Pros:  This would make a great read-aloud for almost any elementary grade (although there are a few difficult passages to read about Winnie’s mother and the war).  The Pooh connection and Winnie’s wide-eyed view of the world make it accessible to younger kids, while the parts about war could lead to interesting discussions for older ones.

Cons:  I wish there were more of Sophia Blackall’s illustrations.

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Lifeboat 12 by Susan Hood

Published by Simon and Schuster Books for Young Readers

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Summary:  As the London Blitz begins, 13-year-old Ken Sparks is sent on the SS City of Benares as part of a group of 90 children evacuating to Canada.  He is glad to go, both to get away from the bombing and because he feels unwanted by his stepmother.  The ship is luxurious, and when the crew assures them they’ve passed the danger zone for torpedoes, the kids relax and enjoy themselves.  During the first night of “safety”, there’s an explosion, and all passengers are hurried to the lifeboats. The Benares has been hit by the Germans and is sinking fast.  Ken is assigned to Lifeboat 8, but forgets his coat, and after running back to get it, ends up on Lifeboat 12.  When the sun rises, they are alone at sea: six boys, one of their chaperones (the only woman), a Catholic priest, and a few dozen crewmen.  They drift for many days, enduring hunger, thirst, trench foot, and the unknown of whether they will live or die. There are many examples of heroism, and Ken plays a part in their rescue with his knowledge of different aircraft.  There’s a happy ending for Lifeboat 12, although many others were not so lucky, including all those assigned to Lifeboat 8. Ken gets a huge welcome home, assuring him that he is loved and cherished by his father, stepmother, and 3-year-old sister.  Includes many pages of additional information, resources, and photographs, including a reassuringly healthy one of Ken Sparks in 2015 at age 88. 336 pages; grades 4-8.

Pros:  This extensively-researched novel in verse will attract all kinds of readers with its edge-of-your-seat suspense and historical detail.  Fans of the I Survived series will enjoy this real-life World War II adventure featuring kids much like themselves.

Cons:  It was not particularly relaxing reading all the details of the many days at sea.  I do hope I never suffer from trench foot.

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Finding Langston by Lesa Cline-Ransom

Published by Holiday House

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Summary:  There’s nothing good about Chicago, as far as Langston is concerned.  It’s 1946, and after the death of his mother, his father has decided to move north, happy to get a job in a paper factory and leave behind his sharecropping days in Alabama.  But Langston is picked on at school for being “country” and misses his mother and old home terribly.  Trying to avoid a bully one day, Langston gets lost and finds himself at the George Cleveland Hall Library.  His experience of libraries is that they’re for white folks only, so he’s surprised to learn that not only are other black people going inside, but that the library celebrates African-American culture. Quite by accident, he finds a book by his namesake, Langston Hughes, and discovers a writer who expresses much of his own longing for home.  Gradually, the younger Langston learns how he got his name and that his mother was connected to poetry and Langston Hughes as well. The library changes everything, and by the end of the story, young Langston and his father are beginning to create a new life for themselves in Chicago. Includes an author’s note with more information about the Chicago Black Renaissance and the Hall Library.  112 pages; grades 3-7.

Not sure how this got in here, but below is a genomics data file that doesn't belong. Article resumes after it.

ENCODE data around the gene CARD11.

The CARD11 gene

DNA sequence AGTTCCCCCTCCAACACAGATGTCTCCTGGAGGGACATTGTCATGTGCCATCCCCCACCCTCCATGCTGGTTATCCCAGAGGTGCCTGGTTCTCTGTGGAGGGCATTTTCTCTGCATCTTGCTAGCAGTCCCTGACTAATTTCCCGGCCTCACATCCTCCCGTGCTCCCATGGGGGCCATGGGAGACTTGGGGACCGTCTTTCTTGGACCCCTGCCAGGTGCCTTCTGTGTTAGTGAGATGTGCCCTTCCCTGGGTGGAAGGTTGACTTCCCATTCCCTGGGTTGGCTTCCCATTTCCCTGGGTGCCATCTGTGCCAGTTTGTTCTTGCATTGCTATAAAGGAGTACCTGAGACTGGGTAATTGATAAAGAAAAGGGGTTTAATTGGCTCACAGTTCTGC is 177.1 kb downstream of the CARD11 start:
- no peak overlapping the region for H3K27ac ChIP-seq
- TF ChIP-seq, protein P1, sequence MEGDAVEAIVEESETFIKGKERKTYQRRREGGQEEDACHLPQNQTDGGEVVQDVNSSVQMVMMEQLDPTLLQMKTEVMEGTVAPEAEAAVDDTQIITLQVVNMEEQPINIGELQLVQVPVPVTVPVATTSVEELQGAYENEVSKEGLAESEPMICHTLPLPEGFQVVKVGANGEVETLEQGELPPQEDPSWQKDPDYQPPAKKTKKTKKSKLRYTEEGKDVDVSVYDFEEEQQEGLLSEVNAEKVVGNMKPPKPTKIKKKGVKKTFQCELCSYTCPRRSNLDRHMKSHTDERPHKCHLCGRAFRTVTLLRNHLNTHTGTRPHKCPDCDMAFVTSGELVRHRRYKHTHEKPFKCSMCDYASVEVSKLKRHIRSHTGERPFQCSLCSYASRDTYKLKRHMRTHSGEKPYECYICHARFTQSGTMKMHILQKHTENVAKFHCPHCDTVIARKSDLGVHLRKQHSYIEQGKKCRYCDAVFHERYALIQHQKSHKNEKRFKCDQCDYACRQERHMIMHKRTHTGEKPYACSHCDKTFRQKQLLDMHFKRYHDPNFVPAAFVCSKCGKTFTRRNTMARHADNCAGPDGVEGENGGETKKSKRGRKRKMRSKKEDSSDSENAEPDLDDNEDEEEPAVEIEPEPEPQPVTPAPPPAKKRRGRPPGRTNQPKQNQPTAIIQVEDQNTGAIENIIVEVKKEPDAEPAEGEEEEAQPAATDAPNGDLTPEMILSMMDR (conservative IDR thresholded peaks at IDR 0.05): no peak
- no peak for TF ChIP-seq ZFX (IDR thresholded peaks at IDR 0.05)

Pros:  This brief gem would make a perfect introduction to historical fiction.  Each character has been created with sympathy and insight, and the reader will learn about post-World War II Chicago along with Langston.  There’s also enough of Langston Hughes’s poetry included to make this a good jumping-off place for further exploration.

Cons:  A little more back matter about Hughes and the full text of some of the poems quoted in the story would have been a nice addition.

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The Mad Wolf’s Daughter by Diane Magras

Published by Kathy Dawson Books

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Summary:  Drest has lived happily with her father, Grimbol (a.k.a. Mad Wolf) and her older brothers all her life.  She knows they are a war band who often go off to fight, yet she has been sheltered from knowing that ferocious and violent side of their lives. When they are all taken captive and carried away in a ship, it’s up to her to rescue them.  She finds a wounded knight from the raiding party, and takes him as her captive to help her find the way to the castle where her family members are prisoners. The journey is full of dangerous adventures, but Drest discovers a courage and tenacity she never knew she had.  She also hears stories of atrocities committed by her father and brothers and has to reconcile those with the loving men she has grown up with. There’s a happy ending, but also enough loose ends for a sequel, The Hunt for the Mad Wolf’s Daughter, which is due out next March.  288 pages; grades 4-7.

Pros:  Readers will keep turning the pages to read about Drest’s adventures, and in the process, learn more about 13th century Scotland.

Cons:  Don’t be surprised if readers start flinging medieval Scottish insults at each other, e.g., “You crab-headed squid gut” or “You rot-headed prickle fish”.